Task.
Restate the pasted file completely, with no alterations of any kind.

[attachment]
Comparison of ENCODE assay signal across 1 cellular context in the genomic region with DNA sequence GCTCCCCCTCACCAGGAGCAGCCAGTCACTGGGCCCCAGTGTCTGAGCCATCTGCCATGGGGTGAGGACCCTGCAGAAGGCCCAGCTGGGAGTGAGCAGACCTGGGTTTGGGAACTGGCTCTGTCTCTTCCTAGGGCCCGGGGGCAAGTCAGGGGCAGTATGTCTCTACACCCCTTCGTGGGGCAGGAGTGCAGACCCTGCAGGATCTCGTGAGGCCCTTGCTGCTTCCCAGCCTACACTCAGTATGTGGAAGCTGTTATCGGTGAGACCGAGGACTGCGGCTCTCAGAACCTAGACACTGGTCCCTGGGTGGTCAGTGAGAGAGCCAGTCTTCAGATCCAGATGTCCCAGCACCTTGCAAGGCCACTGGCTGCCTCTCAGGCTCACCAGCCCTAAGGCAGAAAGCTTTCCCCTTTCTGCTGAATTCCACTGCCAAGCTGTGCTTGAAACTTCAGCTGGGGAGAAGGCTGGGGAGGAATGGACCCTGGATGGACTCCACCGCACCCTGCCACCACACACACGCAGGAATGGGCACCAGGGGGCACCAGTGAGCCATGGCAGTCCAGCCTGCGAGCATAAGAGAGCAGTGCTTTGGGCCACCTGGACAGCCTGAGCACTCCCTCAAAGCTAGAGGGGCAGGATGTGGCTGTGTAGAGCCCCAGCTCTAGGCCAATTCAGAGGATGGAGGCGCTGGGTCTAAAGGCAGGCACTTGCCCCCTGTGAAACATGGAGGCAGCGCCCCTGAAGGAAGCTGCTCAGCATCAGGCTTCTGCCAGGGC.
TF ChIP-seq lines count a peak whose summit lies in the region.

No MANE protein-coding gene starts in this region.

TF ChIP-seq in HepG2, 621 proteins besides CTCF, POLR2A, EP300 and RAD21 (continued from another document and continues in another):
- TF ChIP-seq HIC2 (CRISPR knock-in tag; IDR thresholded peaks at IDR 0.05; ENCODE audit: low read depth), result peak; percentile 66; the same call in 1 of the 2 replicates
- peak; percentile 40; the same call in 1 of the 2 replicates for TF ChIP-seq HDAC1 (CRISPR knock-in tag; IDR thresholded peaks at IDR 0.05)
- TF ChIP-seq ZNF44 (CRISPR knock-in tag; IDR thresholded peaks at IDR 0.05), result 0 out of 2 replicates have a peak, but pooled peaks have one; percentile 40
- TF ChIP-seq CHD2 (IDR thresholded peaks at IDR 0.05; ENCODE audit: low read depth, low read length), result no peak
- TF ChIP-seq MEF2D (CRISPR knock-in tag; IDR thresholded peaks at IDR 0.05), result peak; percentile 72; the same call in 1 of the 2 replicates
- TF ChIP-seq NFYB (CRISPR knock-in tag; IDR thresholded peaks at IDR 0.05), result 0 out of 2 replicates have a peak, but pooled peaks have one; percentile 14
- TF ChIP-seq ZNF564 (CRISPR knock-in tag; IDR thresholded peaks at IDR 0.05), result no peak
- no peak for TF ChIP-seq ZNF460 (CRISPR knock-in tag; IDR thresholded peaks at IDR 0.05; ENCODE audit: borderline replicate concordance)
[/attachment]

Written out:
Comparison of ENCODE assay signal across 1 cellular context in the genomic region with DNA sequence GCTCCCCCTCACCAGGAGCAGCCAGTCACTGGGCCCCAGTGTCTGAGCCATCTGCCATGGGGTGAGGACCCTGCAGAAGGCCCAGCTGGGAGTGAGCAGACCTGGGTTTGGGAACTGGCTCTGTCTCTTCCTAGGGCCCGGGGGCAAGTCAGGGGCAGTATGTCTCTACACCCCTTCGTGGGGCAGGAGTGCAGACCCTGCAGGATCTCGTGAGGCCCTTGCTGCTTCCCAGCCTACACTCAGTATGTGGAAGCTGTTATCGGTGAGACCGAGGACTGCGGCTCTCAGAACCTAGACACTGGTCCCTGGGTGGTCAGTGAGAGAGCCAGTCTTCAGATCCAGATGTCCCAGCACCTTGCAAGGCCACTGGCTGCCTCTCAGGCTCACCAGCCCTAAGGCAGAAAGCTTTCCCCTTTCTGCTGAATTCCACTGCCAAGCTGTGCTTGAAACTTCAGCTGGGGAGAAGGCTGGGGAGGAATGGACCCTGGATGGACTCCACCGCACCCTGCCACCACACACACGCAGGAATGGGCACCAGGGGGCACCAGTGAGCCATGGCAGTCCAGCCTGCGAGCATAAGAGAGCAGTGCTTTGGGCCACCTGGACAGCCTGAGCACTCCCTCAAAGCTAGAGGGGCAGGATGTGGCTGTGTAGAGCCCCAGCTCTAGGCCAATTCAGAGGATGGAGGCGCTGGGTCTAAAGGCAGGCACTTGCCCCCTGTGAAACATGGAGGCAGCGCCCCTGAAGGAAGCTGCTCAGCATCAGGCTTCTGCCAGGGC.
TF ChIP-seq lines count a peak whose summit lies in the region.

No MANE protein-coding gene starts in this region.

TF ChIP-seq in HepG2, 621 proteins besides CTCF, POLR2A, EP300 and RAD21 (continued from another document and continues in another):
- TF ChIP-seq HIC2 (CRISPR knock-in tag; IDR thresholded peaks at IDR 0.05; ENCODE audit: low read depth), result peak; percentile 66; the same call in 1 of the 2 replicates
- peak; percentile 40; the same call in 1 of the 2 replicates for TF ChIP-seq HDAC1 (CRISPR knock-in tag; IDR thresholded peaks at IDR 0.05)
- TF ChIP-seq ZNF44 (CRISPR knock-in tag; IDR thresholded peaks at IDR 0.05), result 0 out of 2 replicates have a peak, but pooled peaks have one; percentile 40
- TF ChIP-seq CHD2 (IDR thresholded peaks at IDR 0.05; ENCODE audit: low read depth, low read length), result no peak
- TF ChIP-seq MEF2D (CRISPR knock-in tag; IDR thresholded peaks at IDR 0.05), result peak; percentile 72; the same call in 1 of the 2 replicates
- TF ChIP-seq NFYB (CRISPR knock-in tag; IDR thresholded peaks at IDR 0.05), result 0 out of 2 replicates have a peak, but pooled peaks have one; percentile 14
- TF ChIP-seq ZNF564 (CRISPR knock-in tag; IDR thresholded peaks at IDR 0.05), result no peak
- no peak for TF ChIP-seq ZNF460 (CRISPR knock-in tag; IDR thresholded peaks at IDR 0.05; ENCODE audit: borderline replicate concordance)